Journées du Patrimoine, Paris; Part I
Each year in September, for one weekend, the governments of European nations open the doors to buildings, monuments and sites to the public, many of which are not normally accessible to the public. The thought is to widen access to the government and foster good will among the people of the nation. This event, Journées Européennes du Patrimoine, European Heritage Days or Doors Open Days, started in France in 1984 and spread to other European nations over the years. Other nations even on other continents are sponsoring similar events.
This year was the third year I was able to enjoy this grand event, sponsored by the Ministre de Culture. Memorable visits have included visiting the once-per-year opening of the Sénat de France, Manufacture des Gobelins de Beauvais et de la Savonnerie (hand woven carpets in the ancient tradition), Opéra, Hotel de Sens. Each visits offers a special look at France and it's culture.
Palais de l'Elysée
Last year the thought crossed my mind that to visit the Palais de l'Elysée would be excellent. Palais de l'Elysée is the residence and offices of the President of France, Jaques Chirac. This thought must have crossed the minds of many hundreds of other people's minds last year and much before I arrived at the line end of the line it streched as far as I could see. The guard said it was too late to visit.
This year I planned ahead, I rose early and arrived at the line at 8:20am. The tour started at 10:00am giving me plenty of time. Of course there was already a crowd in line and I walked to the end of the line. Walking to the end of the line took over ten minutes. The wait in line to the front door was three and a half hours.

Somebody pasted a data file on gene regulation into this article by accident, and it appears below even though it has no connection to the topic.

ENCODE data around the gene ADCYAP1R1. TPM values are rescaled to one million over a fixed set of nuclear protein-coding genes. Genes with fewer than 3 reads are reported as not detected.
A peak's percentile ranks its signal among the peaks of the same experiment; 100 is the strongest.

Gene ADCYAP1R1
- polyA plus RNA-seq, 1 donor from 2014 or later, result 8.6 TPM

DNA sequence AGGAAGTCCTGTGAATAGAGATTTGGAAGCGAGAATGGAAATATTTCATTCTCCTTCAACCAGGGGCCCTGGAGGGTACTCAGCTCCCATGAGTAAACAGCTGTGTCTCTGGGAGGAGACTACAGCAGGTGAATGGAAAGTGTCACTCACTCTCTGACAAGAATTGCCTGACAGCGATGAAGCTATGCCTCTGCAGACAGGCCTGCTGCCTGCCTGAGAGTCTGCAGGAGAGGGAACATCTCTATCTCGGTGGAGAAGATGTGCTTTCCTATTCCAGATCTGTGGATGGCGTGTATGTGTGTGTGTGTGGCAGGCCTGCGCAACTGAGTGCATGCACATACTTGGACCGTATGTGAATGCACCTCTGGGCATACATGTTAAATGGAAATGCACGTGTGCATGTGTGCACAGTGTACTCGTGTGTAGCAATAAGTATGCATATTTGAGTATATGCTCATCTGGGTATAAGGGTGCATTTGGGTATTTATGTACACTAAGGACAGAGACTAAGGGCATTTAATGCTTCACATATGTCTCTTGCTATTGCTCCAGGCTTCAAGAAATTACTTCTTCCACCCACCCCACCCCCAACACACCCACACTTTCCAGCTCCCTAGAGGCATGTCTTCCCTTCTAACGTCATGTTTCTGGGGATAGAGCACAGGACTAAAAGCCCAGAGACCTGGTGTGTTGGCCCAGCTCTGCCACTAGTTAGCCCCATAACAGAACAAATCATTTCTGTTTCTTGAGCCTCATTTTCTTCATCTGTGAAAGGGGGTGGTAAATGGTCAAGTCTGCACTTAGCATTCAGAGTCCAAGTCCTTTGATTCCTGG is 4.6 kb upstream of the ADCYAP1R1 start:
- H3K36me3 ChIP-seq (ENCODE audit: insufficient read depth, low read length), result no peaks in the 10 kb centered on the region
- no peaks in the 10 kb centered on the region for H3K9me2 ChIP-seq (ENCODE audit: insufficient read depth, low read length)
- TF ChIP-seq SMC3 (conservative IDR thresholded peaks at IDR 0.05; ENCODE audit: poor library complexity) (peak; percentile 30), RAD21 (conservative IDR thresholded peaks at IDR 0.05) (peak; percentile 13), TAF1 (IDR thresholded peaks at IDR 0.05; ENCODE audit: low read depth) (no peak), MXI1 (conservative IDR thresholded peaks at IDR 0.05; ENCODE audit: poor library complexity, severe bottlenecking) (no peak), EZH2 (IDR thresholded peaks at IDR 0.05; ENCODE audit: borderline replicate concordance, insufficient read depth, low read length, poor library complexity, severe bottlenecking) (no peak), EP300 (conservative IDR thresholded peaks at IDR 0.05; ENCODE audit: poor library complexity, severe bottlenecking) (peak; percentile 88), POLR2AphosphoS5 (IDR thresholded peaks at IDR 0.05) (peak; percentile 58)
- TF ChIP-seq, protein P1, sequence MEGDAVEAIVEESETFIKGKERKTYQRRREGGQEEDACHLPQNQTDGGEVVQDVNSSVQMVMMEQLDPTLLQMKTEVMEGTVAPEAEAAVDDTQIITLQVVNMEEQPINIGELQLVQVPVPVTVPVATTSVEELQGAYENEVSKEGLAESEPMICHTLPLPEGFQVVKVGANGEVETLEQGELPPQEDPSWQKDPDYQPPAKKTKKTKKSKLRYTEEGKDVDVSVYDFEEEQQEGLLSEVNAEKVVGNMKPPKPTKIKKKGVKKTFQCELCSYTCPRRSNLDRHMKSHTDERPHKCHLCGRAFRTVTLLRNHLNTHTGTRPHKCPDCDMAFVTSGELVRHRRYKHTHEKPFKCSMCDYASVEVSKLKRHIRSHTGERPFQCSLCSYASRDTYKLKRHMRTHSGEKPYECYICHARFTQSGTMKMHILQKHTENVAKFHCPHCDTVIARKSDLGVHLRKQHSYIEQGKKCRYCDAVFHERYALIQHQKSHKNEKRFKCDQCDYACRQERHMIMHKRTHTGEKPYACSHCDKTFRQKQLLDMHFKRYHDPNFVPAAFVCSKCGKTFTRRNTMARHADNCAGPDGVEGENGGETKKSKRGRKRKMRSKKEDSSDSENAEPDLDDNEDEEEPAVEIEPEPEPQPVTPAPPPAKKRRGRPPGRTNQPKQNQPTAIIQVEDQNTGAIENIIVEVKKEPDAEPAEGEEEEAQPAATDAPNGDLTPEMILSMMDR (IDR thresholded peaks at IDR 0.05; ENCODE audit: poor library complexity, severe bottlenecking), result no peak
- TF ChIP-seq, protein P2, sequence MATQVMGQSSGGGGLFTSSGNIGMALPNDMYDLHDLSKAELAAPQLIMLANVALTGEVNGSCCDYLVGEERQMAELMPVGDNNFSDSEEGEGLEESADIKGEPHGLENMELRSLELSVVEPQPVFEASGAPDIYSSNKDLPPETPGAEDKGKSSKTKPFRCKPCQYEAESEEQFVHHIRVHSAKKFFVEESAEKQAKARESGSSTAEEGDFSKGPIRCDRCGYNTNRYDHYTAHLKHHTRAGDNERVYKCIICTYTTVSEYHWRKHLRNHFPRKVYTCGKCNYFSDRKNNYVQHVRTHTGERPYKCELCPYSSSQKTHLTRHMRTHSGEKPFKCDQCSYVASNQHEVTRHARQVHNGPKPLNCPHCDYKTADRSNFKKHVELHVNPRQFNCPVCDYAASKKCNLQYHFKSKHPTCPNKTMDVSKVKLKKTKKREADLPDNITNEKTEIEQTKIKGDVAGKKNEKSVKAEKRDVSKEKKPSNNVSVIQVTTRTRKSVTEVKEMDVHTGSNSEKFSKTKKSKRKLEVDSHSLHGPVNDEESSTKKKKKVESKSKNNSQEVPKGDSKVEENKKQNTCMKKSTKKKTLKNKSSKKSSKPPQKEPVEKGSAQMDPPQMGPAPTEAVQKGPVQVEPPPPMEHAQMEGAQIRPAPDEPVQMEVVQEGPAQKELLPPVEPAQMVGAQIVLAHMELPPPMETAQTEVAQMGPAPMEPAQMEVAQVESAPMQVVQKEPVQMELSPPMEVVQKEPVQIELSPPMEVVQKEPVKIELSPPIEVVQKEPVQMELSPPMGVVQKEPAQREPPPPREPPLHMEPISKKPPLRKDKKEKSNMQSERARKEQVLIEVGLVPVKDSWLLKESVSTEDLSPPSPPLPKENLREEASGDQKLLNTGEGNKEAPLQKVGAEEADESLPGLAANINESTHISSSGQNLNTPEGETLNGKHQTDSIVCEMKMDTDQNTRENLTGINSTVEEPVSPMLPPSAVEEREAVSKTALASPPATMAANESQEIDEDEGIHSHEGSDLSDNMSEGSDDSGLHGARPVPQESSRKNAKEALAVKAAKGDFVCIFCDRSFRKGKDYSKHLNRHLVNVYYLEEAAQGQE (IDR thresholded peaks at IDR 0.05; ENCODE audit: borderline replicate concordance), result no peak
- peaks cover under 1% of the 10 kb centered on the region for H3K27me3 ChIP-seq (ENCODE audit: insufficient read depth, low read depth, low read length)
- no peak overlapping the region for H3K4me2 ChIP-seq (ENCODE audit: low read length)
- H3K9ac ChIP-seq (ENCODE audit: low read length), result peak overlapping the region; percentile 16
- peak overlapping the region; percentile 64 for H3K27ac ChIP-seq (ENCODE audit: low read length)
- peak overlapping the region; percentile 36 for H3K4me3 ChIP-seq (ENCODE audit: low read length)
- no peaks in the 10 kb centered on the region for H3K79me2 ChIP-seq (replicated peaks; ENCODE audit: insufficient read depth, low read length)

In the end, the visit was worth the wait as one can see from the photos.
Most impressive was the State Dining room with a large table dwarfed by the immensity of a the dining room surrounded by curtains with a huge painted ceiling above. The table was perfectly set, chairs removed for the visitors to have a perfect view. Chandeliers hung from the ceiling high above.
Hotel de Marigny
Hotel de Marigny is the residence of visiting foreign states of head or other dignitaries. Hotel de Marigny is located directly across the street from the Palais de l'Elysée so those foreign dignitaries need not take the long motorcades across Paris. I was impressed by the luxury of the Hotel. Remember that Hotel once meant hostel since there was not really the concept of traveling like one does today. Hotels were permanent residences that sometimes hosted travelers.
Hotel de Beauvau
Hotel de Beauvau is the residence of the Secretary of the Interior, one of the most important posts in the French government. The post is currently held by the conservative Nicolas Sarkosky who is very popular and likely the next president of France. I did not take a photgraph of "Sarko's" desk. No computer was visible.
The Hotel de Beauvau is quite large, not as elegant as either Hotel de Marigny or certainly the Palais de l'Elysée. There are many bureaucratic offices and functional rooms, without interest. Interestingly during World War II, there were interrogation rooms for French resistance fighters. Hotel de Beauvau was taken over by the Germans during WWII for their use, particularly by the German Gestapo.
Labels: Palais de l'Elysée